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Fig. 6.3
Example of a Scatterplot for a Low, Positive Correlation (r

¼þ

.23)

Fig. 6.4
Example of a Scatterplot for a Low, Negative Correlation (r
¼
─
.22)

no relationship between X and Y and the “picture” drawn around the data points

would be a perfect circle in shape, indicating that you cannot use X to predict Y

because these two variables are not correlated with one another.

Fig.
6.4
shows the scatterplot for a low, negative correlation of
r

.22
which

means that each X is a poor predictor of Y in an inverse relationship, meaning that

as X increases, Y decreases (see Fig.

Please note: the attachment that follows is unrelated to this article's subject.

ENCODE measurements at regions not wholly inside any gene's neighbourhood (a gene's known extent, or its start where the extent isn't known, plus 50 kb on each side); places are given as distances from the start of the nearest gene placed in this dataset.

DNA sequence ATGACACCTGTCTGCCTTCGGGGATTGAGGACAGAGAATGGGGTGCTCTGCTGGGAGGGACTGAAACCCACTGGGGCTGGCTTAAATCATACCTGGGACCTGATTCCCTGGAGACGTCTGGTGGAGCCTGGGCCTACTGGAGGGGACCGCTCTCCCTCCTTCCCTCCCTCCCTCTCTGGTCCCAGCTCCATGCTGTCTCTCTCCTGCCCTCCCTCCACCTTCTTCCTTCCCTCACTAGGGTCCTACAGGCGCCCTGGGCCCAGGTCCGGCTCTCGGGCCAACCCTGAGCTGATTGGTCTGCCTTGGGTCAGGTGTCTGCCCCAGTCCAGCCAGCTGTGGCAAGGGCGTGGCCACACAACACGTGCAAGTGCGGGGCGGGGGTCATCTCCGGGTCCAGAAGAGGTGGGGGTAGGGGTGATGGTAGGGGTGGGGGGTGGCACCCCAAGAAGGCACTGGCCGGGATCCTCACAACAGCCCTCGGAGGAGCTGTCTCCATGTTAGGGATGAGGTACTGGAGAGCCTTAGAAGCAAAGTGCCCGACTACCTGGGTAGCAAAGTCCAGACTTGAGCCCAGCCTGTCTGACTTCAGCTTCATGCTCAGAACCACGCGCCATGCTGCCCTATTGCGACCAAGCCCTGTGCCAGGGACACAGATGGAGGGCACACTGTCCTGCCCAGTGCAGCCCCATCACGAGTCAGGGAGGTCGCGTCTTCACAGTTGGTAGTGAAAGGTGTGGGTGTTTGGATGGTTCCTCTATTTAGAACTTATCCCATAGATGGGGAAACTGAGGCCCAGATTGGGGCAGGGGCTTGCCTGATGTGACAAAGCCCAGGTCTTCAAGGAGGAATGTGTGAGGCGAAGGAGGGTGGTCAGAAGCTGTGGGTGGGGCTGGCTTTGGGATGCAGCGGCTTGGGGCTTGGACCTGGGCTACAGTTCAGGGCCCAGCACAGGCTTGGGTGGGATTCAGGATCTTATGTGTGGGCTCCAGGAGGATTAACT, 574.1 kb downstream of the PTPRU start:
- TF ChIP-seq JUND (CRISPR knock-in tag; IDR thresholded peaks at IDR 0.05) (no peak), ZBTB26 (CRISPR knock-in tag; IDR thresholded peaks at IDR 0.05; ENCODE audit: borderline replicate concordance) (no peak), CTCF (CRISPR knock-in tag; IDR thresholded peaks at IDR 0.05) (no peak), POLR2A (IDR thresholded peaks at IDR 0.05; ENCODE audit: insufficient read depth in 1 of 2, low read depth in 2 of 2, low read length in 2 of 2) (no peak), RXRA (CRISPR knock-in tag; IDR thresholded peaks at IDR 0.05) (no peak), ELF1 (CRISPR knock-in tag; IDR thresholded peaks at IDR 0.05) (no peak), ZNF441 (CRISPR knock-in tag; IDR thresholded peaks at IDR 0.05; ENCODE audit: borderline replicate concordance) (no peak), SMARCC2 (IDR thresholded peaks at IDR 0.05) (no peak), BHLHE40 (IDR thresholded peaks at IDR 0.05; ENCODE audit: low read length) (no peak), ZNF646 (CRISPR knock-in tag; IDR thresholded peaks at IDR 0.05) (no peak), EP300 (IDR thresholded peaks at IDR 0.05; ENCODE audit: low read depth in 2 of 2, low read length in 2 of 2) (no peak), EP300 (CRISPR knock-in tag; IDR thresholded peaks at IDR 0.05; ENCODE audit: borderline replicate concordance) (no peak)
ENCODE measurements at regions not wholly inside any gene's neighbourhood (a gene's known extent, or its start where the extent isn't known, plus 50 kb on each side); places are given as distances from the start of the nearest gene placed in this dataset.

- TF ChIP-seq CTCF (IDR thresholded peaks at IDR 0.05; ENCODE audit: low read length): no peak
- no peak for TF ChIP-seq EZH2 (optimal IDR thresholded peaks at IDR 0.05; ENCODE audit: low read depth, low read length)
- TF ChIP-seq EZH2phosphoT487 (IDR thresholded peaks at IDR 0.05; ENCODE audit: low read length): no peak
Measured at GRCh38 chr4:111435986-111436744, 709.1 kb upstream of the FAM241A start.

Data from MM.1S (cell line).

6.4
). In this case, it is a negative correlation

because the “football” you could draw around the data points slopes down and to

the right.

Fig.
6.5
shows the scatterplot for a moderate, negative correlation of
r

¼
─

.39

which means that X is a moderately good predictor of Y, although there is an

inverse relationship between X and Y (i.e., as X increases, Y decreases; see

¼
─

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